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Archive for the ‘Training notes’ Category

Digital storytelling workshop to start 2018

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The impressive library hosts the workshop

For the first major project of 2018 I was pleased to be invited to a StoryLab event run by The Thomson Reuters Foundation, in partnership with the Stanley Foundation . The event was part of a wider programme for experienced journalists and academic researchers who are interested in similar security-related topics. The event gave them the opportunity to work together – to learn from each other, to share skills, expertise, resources and contacts.

The organisers say:

The programme will support journalists to collaborate with researchers to uncover emerging threats in specific communities, countries or regions worldwide, and produce stories that reach a wide audience.

The group was hosted at the impressive Wiston House in West Sussex and worked through a series of workshops on different approaches to their reporting. My involvement was to introduce ideas around digital storytelling and run a hands-on workshop where the group could create story elements including maps, timelines, charts and interactive photography.

It was a lot of fun and it will be interesting to see how the collaborations deploy their newly acquired skills for the final work they will pitch for the programme.

In advance of the session I researched some great storytelling examples – with more than a little help from my Facebook friends who  recommended some of them.

I settled on these seven as examples where the techniques used are all very different and cover a variety of countries. I share the list here as they are all worthy of further exposure. I hope you enjoy them too.

The seven great storytelling examples shown:

  3. e-biles.html




Written by sarahhartley

January 14th, 2018 at 6:50 pm

Data journalism academy sets to work

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Journalist Raymond Joseph addresses some of the first fellows at the data journalism academy

The doors opened, and the first Fellows came along. The data journalism academy at Code 4 South Africa is now up and running.

Day one saw participants explore some of the data tools available including the impressive Wazimap which takes census data to a new level and provides journalists with embeddable graphics as well as new insights into geographies and demographics.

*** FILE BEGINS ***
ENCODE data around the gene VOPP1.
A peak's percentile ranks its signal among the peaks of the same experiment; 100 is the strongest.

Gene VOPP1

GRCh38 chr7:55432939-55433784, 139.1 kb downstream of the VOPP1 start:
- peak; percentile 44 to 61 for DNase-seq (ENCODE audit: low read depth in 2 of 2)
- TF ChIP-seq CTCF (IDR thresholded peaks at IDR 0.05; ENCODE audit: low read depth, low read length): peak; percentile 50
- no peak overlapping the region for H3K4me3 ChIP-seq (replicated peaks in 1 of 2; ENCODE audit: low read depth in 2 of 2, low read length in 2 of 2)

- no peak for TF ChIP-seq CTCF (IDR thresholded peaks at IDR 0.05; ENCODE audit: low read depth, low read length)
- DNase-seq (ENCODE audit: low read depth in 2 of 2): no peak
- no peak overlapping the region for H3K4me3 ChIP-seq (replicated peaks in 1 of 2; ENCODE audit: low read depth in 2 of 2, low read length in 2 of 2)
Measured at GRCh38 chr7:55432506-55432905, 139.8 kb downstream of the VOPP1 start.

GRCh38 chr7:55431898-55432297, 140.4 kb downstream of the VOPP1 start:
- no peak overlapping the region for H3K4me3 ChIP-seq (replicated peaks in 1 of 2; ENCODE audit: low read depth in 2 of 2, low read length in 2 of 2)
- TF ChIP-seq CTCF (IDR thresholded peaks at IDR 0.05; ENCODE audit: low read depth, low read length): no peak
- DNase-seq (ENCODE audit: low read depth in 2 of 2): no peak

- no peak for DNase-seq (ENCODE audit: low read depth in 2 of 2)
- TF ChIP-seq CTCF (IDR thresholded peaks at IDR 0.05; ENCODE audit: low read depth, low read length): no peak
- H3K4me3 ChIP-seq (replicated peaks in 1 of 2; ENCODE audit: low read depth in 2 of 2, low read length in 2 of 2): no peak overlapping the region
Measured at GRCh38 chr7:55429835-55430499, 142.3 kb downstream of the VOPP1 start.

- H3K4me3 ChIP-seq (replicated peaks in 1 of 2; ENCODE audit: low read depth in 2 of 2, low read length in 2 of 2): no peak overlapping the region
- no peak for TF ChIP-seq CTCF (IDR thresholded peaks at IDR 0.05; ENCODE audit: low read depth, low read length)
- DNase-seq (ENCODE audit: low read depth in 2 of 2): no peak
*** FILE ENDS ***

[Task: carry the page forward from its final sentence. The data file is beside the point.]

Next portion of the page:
Likewise, People’s Assembly which allows for in-depth connections to data about elected representatives.

The activity at the Academy is now also being detailed via social media with a dedicated Twitter stream
@Code4SAJourn and on the Facebook page:

* This is a School of Data initiative kindly sponsored by Omidyar Network, Code for Africa, Knight Foundation and the Indigo Trust.

Written by sarahhartley

February 2nd, 2016 at 7:45 am

A look at the training we’ve been doing in Cape Town #mediaCT

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Written by sarahhartley

February 18th, 2015 at 1:12 pm

Media training in South Africa with #mediaCT


“Do you have a Twitter and a Facebook account?” That question is just about standard these days at the start of any training session which is going to involve media and comms.

And so it was for the participants of the latest citizen reporting training sessions I’ve been running with Raymond Joseph for activists in South Africa. Nothing unusual in that and it can be a great starting point to a wider discussion about social media with a group.

But ultimately, it’s also a pretty limited question – after all, just because a person has an account, it doesn’t follow that a. They know how use it effectively or b. It suits their professional needs.

During our training sessions to date, we’ve tended to talk more about the underlying principles of social media and how it works in the whole mix of media available to a storyteller these days.

Tips include:

  • Try out different platforms, but go back to the one that works best for you. If your audience mainly contact you on Twitter use that; if they favour Facebook, focus your energy building the community there.
  • Pick a metric and measure the impact of your social content. This might be likes on Facebook, retweets on Twitter or simply the quality of conversation you have around a topic.